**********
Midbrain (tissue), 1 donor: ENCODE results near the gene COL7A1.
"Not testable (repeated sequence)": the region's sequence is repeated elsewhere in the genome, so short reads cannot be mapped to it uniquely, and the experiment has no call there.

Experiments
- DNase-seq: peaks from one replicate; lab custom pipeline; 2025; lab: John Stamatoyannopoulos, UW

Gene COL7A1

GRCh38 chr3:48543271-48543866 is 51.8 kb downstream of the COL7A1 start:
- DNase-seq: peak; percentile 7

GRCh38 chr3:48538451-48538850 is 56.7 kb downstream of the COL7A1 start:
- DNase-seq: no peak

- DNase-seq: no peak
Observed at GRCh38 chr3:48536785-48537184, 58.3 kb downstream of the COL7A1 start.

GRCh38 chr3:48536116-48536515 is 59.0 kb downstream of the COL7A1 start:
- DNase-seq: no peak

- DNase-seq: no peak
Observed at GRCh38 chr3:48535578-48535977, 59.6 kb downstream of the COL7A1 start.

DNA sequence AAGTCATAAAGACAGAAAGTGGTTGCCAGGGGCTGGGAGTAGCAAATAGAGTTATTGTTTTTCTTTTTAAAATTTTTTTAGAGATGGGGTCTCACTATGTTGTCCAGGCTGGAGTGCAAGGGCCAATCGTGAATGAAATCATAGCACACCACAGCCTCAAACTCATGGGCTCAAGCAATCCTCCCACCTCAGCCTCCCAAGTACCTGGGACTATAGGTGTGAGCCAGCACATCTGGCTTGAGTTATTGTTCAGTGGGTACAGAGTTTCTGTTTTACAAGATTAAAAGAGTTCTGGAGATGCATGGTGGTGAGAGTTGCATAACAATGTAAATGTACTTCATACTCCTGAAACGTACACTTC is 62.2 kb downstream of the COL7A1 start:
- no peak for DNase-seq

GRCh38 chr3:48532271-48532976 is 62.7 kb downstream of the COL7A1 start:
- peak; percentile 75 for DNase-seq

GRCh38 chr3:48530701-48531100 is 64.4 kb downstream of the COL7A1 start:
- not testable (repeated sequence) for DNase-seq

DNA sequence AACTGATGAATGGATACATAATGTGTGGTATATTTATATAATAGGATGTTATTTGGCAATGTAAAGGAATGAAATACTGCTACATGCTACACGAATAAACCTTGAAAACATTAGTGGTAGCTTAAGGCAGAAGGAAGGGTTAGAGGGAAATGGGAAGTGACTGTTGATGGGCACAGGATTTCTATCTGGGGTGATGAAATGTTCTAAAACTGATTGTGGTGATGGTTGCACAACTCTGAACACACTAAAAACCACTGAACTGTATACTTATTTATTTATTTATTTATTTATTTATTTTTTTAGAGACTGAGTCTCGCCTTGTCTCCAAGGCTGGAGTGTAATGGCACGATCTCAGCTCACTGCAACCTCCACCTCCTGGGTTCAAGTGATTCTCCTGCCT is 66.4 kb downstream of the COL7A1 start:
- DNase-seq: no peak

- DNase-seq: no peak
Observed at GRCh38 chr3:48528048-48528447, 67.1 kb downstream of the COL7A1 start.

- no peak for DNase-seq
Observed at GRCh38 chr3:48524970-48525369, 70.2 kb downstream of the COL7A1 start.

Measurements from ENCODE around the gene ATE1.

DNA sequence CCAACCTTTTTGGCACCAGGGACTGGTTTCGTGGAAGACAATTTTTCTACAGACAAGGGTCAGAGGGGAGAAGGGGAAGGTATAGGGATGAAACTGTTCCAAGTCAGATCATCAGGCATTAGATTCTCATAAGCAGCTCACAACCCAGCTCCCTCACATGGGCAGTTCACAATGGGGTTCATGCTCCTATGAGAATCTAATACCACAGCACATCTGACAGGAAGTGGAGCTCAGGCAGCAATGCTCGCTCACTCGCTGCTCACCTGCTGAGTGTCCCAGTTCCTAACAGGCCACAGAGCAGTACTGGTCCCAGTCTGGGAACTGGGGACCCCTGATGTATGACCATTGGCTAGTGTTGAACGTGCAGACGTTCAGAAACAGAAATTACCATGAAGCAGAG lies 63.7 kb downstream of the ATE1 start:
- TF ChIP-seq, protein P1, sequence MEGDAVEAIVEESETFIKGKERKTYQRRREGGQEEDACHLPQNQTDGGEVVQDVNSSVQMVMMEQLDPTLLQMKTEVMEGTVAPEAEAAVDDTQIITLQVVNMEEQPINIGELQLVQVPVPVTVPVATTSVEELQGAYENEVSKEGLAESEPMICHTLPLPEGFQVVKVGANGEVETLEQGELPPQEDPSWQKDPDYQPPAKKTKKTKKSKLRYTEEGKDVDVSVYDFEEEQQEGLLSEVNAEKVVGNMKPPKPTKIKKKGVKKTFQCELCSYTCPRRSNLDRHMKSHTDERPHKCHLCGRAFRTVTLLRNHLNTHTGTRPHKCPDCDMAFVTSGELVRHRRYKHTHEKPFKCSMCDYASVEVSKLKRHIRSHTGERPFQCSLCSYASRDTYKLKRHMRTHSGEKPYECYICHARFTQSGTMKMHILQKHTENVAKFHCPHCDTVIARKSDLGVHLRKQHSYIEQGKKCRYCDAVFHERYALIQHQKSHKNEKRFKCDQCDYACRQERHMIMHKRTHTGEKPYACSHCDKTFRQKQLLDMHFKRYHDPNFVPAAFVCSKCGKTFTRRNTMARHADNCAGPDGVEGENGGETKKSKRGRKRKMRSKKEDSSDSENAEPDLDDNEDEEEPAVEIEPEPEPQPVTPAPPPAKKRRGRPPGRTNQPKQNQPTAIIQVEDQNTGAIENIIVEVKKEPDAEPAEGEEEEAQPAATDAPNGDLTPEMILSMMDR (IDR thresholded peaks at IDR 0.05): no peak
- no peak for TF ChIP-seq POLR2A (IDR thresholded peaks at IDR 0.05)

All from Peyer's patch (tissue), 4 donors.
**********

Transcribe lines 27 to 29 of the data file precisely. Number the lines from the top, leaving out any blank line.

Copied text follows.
Observed at GRCh38 chr3:48524970-48525369, 70.2 kb downstream of the COL7A1 start.

Measurements from ENCODE around the gene ATE1.

DNA sequence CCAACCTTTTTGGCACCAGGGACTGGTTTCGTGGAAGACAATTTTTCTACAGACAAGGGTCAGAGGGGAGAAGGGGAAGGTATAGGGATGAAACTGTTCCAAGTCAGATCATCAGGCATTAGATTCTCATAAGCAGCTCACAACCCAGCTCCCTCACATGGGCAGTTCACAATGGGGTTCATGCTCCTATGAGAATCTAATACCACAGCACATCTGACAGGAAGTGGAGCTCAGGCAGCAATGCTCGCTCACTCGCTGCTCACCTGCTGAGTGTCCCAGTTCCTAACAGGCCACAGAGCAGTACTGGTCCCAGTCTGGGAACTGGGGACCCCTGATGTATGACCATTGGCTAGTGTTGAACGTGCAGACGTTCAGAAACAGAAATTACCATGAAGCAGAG lies 63.7 kb downstream of the ATE1 start: